In the 19th century, the working class was overwhelmingly opposed to inflation, and had the unions favored inflation they would have failed. What the low inflation environment did, though, was cause American firms to grow rapidly not because of financial gimmickry as they do now, but because of improvements in efficiency and innovation. Firms like Standard Oil made repeated breakthroughs in technology such as oil pipelines and were for their time extraordinarily efficient. American firms consolidated markets in areas like steel and meat as well in order to obtain efficiencies. Although there were labor conflicts, the conflicts were occurring in an environment in which hundreds of thousands of Europeans were immigrating here each year in order to work in those same companies. In other words, we had the best paid employees in the world while the labor supply was continually expanding because of immigration. No other economy in the history of the world had come close to expanding the welfare of the poor as did the American economy under laissez faire capitalism.

In the early 1930s, during a depression brought on by Fed policy, the unions switched their position on inflation. This was done at the same time as the National Labor Relations Act was passed and anti-free market legislation under the New Deal became dominant. The unions' new indifference to inflation was justified in terms of the Keynesian economics prevalent at that time (and today). However, this put the union workers at loggerheads with other workers. Relying on pro-union economists such as Freeman and Medoff, unions saw indexing as a way around inflation.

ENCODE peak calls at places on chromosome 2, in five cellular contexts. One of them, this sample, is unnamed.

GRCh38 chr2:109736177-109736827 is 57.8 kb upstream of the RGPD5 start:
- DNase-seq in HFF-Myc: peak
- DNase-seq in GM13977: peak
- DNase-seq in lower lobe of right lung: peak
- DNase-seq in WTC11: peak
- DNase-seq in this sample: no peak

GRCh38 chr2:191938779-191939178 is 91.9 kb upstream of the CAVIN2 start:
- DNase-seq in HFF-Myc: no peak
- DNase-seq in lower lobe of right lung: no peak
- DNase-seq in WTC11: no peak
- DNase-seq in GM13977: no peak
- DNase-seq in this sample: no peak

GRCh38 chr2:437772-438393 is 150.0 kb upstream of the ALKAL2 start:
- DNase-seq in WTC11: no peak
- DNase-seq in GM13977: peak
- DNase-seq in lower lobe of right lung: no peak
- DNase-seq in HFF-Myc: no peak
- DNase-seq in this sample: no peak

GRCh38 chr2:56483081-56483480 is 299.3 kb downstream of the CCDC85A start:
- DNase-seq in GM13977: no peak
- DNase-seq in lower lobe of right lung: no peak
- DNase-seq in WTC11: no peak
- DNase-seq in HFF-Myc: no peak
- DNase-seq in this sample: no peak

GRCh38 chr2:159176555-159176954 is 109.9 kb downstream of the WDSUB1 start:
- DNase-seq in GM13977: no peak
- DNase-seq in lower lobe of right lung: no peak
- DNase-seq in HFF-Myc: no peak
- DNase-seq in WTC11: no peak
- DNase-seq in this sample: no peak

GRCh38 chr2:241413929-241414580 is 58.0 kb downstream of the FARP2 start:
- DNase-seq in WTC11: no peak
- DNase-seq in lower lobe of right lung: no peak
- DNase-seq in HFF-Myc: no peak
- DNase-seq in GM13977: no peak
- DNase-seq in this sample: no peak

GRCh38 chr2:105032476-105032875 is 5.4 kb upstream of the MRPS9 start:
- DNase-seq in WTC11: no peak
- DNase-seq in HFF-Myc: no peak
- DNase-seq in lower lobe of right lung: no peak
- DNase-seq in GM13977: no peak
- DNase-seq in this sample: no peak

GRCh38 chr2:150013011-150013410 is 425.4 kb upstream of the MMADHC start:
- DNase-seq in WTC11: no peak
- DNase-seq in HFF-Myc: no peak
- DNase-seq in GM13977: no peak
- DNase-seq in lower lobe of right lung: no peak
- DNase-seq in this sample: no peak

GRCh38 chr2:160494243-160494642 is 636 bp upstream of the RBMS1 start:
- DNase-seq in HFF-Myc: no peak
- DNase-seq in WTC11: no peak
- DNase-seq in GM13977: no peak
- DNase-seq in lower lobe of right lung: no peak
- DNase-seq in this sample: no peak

Economists claimed that inflation did not matter because union wages were indexed, but of course few workers' wages were indexed. Inflation exists to help capital at labor's expense, so there had to be two categories of workers, the unionized and the non-unionized. This was facilitated in part by the exclusion of white collar workers from unions. Since the economy was moving away from manufacturing toward services throughout the 20th century, this largely doomed unions by the millenium. Moreover, white collar workers tend to identify with management, which has generally been anti-union.

The result has been that the unions secured a niche for themselves, but were viewed as antagonistic to the needs of the majority of workers, who opposed inflation just as they did in the 19th century. The workers themselves disliked unions. This tension came to a head during the 1980 presidential election, when the union leadership backed the pro-inflation Democrats but the majority of blue collar workers, including most union workers, backed Ronald Reagan who claimed to oppose inflation. In fact, President Reagan did end the inflation of the 1970s, but then recommenced a new cycle of inflation under Alan Greenspan from which we have yet to emerge (and are only beginning to experience the ill effects).

In this cycle there was a surprise effect, namely, because executives were granted stock options and so motivated to cut costs, many union jobs were driven out of the country. Thus, unions backed the wrong horse. They backed the Fed, Keynesianism and inflation because they thought that they were best protected and would gain at the secondary sector workers' expense. But they did not anticipate that the stock market would become more buoyant (because of low interest rates). When combined with executive stock options, the buoyant stock market made executives more eager to combat unions. In other words, the availability of easy credit caused executives to focus less on innovation and efficiency as they did in the 19th century, and more on low-risk cost cutting by moving plants overseas.

The end result is that the American employee has been in bad shape since the 1980s, and unions have done nothing to help. If anything, unions have been an excellent friend to Wall Street at the expense of the poor during the past 70 years.